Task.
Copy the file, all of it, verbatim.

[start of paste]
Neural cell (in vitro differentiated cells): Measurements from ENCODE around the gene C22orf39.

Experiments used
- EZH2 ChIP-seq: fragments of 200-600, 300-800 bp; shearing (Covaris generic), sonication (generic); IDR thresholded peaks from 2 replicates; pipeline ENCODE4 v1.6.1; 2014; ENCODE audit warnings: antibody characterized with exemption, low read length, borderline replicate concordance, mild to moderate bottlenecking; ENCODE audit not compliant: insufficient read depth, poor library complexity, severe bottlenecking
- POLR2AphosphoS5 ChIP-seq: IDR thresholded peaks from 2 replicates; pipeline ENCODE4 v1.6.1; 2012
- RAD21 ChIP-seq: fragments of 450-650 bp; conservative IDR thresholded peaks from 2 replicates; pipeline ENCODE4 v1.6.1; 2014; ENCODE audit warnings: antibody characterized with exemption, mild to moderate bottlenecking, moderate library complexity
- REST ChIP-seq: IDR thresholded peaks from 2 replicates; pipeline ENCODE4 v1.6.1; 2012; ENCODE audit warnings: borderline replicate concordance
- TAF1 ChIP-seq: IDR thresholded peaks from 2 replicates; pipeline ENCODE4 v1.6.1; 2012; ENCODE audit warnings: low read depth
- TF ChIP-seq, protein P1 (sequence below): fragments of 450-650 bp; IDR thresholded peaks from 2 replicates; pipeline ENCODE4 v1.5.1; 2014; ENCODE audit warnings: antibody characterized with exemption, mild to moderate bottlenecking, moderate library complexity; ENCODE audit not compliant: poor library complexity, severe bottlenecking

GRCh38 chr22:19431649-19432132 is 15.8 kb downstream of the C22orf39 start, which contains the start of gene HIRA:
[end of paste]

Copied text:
Neural cell (in vitro differentiated cells): Measurements from ENCODE around the gene C22orf39.

Experiments used
- EZH2 ChIP-seq: fragments of 200-600, 300-800 bp; shearing (Covaris generic), sonication (generic); IDR thresholded peaks from 2 replicates; pipeline ENCODE4 v1.6.1; 2014; ENCODE audit warnings: antibody characterized with exemption, low read length, borderline replicate concordance, mild to moderate bottlenecking; ENCODE audit not compliant: insufficient read depth, poor library complexity, severe bottlenecking
- POLR2AphosphoS5 ChIP-seq: IDR thresholded peaks from 2 replicates; pipeline ENCODE4 v1.6.1; 2012
- RAD21 ChIP-seq: fragments of 450-650 bp; conservative IDR thresholded peaks from 2 replicates; pipeline ENCODE4 v1.6.1; 2014; ENCODE audit warnings: antibody characterized with exemption, mild to moderate bottlenecking, moderate library complexity
- REST ChIP-seq: IDR thresholded peaks from 2 replicates; pipeline ENCODE4 v1.6.1; 2012; ENCODE audit warnings: borderline replicate concordance
- TAF1 ChIP-seq: IDR thresholded peaks from 2 replicates; pipeline ENCODE4 v1.6.1; 2012; ENCODE audit warnings: low read depth
- TF ChIP-seq, protein P1 (sequence below): fragments of 450-650 bp; IDR thresholded peaks from 2 replicates; pipeline ENCODE4 v1.5.1; 2014; ENCODE audit warnings: antibody characterized with exemption, mild to moderate bottlenecking, moderate library complexity; ENCODE audit not compliant: poor library complexity, severe bottlenecking

GRCh38 chr22:19431649-19432132 is 15.8 kb downstream of the C22orf39 start, which contains the start of gene HIRA: